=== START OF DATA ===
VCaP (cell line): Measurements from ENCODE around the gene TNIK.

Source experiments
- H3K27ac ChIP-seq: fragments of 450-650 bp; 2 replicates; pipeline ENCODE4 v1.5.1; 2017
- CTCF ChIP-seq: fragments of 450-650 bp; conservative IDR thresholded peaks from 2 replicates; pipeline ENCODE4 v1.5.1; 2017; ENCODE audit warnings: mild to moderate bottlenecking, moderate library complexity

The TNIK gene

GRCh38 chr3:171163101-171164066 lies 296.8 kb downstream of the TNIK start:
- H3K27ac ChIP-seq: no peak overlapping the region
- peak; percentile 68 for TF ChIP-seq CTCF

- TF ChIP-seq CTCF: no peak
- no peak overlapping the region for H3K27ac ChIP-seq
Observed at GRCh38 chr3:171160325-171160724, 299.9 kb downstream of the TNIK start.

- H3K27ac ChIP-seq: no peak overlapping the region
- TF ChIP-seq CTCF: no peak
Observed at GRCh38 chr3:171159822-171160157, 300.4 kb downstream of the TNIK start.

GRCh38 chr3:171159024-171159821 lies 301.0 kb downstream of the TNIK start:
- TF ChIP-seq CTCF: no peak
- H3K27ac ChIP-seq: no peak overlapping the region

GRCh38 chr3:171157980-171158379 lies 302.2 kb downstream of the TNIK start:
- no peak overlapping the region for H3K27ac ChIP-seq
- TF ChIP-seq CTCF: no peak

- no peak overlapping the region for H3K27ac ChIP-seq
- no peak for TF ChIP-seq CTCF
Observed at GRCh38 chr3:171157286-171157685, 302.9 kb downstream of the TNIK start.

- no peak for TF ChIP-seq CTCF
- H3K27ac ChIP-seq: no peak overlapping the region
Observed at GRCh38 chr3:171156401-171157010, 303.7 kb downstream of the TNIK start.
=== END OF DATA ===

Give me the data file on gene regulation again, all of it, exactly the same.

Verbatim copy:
VCaP (cell line): Measurements from ENCODE around the gene TNIK.

Source experiments
- H3K27ac ChIP-seq: fragments of 450-650 bp; 2 replicates; pipeline ENCODE4 v1.5.1; 2017
- CTCF ChIP-seq: fragments of 450-650 bp; conservative IDR thresholded peaks from 2 replicates; pipeline ENCODE4 v1.5.1; 2017; ENCODE audit warnings: mild to moderate bottlenecking, moderate library complexity

The TNIK gene

GRCh38 chr3:171163101-171164066 lies 296.8 kb downstream of the TNIK start:
- H3K27ac ChIP-seq: no peak overlapping the region
- peak; percentile 68 for TF ChIP-seq CTCF

- TF ChIP-seq CTCF: no peak
- no peak overlapping the region for H3K27ac ChIP-seq
Observed at GRCh38 chr3:171160325-171160724, 299.9 kb downstream of the TNIK start.

- H3K27ac ChIP-seq: no peak overlapping the region
- TF ChIP-seq CTCF: no peak
Observed at GRCh38 chr3:171159822-171160157, 300.4 kb downstream of the TNIK start.

GRCh38 chr3:171159024-171159821 lies 301.0 kb downstream of the TNIK start:
- TF ChIP-seq CTCF: no peak
- H3K27ac ChIP-seq: no peak overlapping the region

GRCh38 chr3:171157980-171158379 lies 302.2 kb downstream of the TNIK start:
- no peak overlapping the region for H3K27ac ChIP-seq
- TF ChIP-seq CTCF: no peak

- no peak overlapping the region for H3K27ac ChIP-seq
- no peak for TF ChIP-seq CTCF
Observed at GRCh38 chr3:171157286-171157685, 302.9 kb downstream of the TNIK start.

- no peak for TF ChIP-seq CTCF
- H3K27ac ChIP-seq: no peak overlapping the region
Observed at GRCh38 chr3:171156401-171157010, 303.7 kb downstream of the TNIK start.